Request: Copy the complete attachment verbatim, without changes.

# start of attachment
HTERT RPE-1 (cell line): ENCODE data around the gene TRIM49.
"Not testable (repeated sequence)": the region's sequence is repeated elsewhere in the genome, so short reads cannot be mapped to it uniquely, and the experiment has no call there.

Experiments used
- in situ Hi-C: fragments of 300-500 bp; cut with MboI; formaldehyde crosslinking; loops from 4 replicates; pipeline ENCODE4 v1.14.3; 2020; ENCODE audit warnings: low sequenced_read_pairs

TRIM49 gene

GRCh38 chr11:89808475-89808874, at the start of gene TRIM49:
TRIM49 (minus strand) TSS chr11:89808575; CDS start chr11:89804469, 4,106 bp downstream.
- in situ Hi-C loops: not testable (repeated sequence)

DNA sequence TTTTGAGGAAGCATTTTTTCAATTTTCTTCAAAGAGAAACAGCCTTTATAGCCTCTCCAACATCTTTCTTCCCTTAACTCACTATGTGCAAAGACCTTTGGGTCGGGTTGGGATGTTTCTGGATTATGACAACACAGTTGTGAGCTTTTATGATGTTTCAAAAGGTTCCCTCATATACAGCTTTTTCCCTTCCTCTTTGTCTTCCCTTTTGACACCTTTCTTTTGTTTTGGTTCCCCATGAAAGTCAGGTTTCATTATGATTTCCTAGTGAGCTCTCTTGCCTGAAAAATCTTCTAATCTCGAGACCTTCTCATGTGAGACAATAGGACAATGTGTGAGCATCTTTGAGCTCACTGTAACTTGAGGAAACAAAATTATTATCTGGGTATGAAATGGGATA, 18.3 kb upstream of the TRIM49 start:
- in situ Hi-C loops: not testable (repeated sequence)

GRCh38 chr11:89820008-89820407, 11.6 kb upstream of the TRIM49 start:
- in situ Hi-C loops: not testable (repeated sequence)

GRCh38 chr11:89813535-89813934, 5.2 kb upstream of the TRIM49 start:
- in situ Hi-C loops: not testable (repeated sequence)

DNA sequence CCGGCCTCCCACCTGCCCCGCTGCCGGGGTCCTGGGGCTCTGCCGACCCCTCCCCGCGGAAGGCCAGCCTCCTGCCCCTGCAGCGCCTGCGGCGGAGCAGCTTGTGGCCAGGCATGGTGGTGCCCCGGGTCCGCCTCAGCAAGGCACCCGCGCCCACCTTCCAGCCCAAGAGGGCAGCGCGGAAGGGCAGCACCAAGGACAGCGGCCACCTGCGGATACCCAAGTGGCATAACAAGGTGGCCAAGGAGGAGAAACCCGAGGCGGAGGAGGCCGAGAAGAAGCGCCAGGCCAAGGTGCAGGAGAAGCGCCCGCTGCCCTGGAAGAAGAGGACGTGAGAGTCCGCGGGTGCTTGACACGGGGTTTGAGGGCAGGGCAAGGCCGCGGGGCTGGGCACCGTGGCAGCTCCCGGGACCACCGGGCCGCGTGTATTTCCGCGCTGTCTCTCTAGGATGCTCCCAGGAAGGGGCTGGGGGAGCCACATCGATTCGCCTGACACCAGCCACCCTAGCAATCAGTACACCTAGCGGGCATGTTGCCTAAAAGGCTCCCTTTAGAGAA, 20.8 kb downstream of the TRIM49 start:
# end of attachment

HTERT RPE-1 (cell line): ENCODE data around the gene TRIM49.
"Not testable (repeated sequence)": the region's sequence is repeated elsewhere in the genome, so short reads cannot be mapped to it uniquely, and the experiment has no call there.

Experiments used
- in situ Hi-C: fragments of 300-500 bp; cut with MboI; formaldehyde crosslinking; loops from 4 replicates; pipeline ENCODE4 v1.14.3; 2020; ENCODE audit warnings: low sequenced_read_pairs

TRIM49 gene

GRCh38 chr11:89808475-89808874, at the start of gene TRIM49:
TRIM49 (minus strand) TSS chr11:89808575; CDS start chr11:89804469, 4,106 bp downstream.
- in situ Hi-C loops: not testable (repeated sequence)

DNA sequence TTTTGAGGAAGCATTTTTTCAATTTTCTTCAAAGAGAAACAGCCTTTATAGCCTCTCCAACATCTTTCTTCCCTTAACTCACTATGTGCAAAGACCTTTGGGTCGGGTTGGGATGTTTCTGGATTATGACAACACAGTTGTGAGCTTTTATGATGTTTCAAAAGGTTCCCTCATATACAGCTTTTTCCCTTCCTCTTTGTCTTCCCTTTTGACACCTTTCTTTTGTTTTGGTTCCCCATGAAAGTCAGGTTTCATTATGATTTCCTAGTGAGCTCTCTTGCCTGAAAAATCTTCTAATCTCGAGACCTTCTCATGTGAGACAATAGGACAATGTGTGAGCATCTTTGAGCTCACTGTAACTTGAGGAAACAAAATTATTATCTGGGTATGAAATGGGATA, 18.3 kb upstream of the TRIM49 start:
- in situ Hi-C loops: not testable (repeated sequence)

GRCh38 chr11:89820008-89820407, 11.6 kb upstream of the TRIM49 start:
- in situ Hi-C loops: not testable (repeated sequence)

GRCh38 chr11:89813535-89813934, 5.2 kb upstream of the TRIM49 start:
- in situ Hi-C loops: not testable (repeated sequence)

DNA sequence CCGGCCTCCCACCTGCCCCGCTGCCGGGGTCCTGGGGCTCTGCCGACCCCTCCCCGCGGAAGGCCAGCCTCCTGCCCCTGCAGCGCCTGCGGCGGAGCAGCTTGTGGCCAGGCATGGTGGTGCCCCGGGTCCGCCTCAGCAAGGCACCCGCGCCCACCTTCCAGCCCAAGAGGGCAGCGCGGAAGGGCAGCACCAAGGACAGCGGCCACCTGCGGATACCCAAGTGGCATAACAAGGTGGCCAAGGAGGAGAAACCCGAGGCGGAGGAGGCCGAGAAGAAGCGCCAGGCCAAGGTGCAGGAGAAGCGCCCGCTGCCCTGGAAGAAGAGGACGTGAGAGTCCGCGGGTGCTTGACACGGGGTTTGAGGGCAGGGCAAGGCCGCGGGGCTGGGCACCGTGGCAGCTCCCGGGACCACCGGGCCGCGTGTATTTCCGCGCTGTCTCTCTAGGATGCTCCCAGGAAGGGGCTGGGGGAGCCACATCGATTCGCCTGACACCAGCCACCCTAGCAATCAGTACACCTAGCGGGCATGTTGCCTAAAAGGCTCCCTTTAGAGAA, 20.8 kb downstream of the TRIM49 start: